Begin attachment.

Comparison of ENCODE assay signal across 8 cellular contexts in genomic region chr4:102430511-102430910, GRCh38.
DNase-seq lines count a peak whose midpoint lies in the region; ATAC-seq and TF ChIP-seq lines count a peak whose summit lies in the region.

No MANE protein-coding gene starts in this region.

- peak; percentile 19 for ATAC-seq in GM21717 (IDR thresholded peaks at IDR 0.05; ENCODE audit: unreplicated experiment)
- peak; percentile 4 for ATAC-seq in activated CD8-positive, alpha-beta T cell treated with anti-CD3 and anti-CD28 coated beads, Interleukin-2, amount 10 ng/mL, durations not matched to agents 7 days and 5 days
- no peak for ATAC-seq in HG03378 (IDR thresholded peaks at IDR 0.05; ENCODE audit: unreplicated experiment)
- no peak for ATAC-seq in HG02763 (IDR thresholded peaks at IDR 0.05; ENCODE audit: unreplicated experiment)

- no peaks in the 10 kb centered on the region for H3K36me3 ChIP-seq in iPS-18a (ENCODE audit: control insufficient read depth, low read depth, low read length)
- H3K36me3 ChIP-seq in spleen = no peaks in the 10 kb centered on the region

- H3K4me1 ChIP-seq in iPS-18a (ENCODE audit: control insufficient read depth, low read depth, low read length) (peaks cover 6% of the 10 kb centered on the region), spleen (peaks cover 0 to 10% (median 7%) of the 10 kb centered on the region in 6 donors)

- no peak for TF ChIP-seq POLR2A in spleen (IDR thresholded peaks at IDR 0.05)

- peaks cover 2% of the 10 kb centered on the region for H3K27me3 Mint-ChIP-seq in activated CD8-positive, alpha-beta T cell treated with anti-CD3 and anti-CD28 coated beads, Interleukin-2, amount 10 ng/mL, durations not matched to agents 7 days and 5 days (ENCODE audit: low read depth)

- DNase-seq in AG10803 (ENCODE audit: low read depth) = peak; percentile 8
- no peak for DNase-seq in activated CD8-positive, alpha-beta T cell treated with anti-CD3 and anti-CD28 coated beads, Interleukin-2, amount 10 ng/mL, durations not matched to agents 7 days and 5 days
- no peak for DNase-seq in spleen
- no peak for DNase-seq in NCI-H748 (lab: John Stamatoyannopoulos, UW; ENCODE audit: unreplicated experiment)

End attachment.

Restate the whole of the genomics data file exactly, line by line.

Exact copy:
Comparison of ENCODE assay signal across 8 cellular contexts in genomic region chr4:102430511-102430910, GRCh38.
DNase-seq lines count a peak whose midpoint lies in the region; ATAC-seq and TF ChIP-seq lines count a peak whose summit lies in the region.

No MANE protein-coding gene starts in this region.

- peak; percentile 19 for ATAC-seq in GM21717 (IDR thresholded peaks at IDR 0.05; ENCODE audit: unreplicated experiment)
- peak; percentile 4 for ATAC-seq in activated CD8-positive, alpha-beta T cell treated with anti-CD3 and anti-CD28 coated beads, Interleukin-2, amount 10 ng/mL, durations not matched to agents 7 days and 5 days
- no peak for ATAC-seq in HG03378 (IDR thresholded peaks at IDR 0.05; ENCODE audit: unreplicated experiment)
- no peak for ATAC-seq in HG02763 (IDR thresholded peaks at IDR 0.05; ENCODE audit: unreplicated experiment)

- no peaks in the 10 kb centered on the region for H3K36me3 ChIP-seq in iPS-18a (ENCODE audit: control insufficient read depth, low read depth, low read length)
- H3K36me3 ChIP-seq in spleen = no peaks in the 10 kb centered on the region

- H3K4me1 ChIP-seq in iPS-18a (ENCODE audit: control insufficient read depth, low read depth, low read length) (peaks cover 6% of the 10 kb centered on the region), spleen (peaks cover 0 to 10% (median 7%) of the 10 kb centered on the region in 6 donors)

- no peak for TF ChIP-seq POLR2A in spleen (IDR thresholded peaks at IDR 0.05)

- peaks cover 2% of the 10 kb centered on the region for H3K27me3 Mint-ChIP-seq in activated CD8-positive, alpha-beta T cell treated with anti-CD3 and anti-CD28 coated beads, Interleukin-2, amount 10 ng/mL, durations not matched to agents 7 days and 5 days (ENCODE audit: low read depth)

- DNase-seq in AG10803 (ENCODE audit: low read depth) = peak; percentile 8
- no peak for DNase-seq in activated CD8-positive, alpha-beta T cell treated with anti-CD3 and anti-CD28 coated beads, Interleukin-2, amount 10 ng/mL, durations not matched to agents 7 days and 5 days
- no peak for DNase-seq in spleen
- no peak for DNase-seq in NCI-H748 (lab: John Stamatoyannopoulos, UW; ENCODE audit: unreplicated experiment)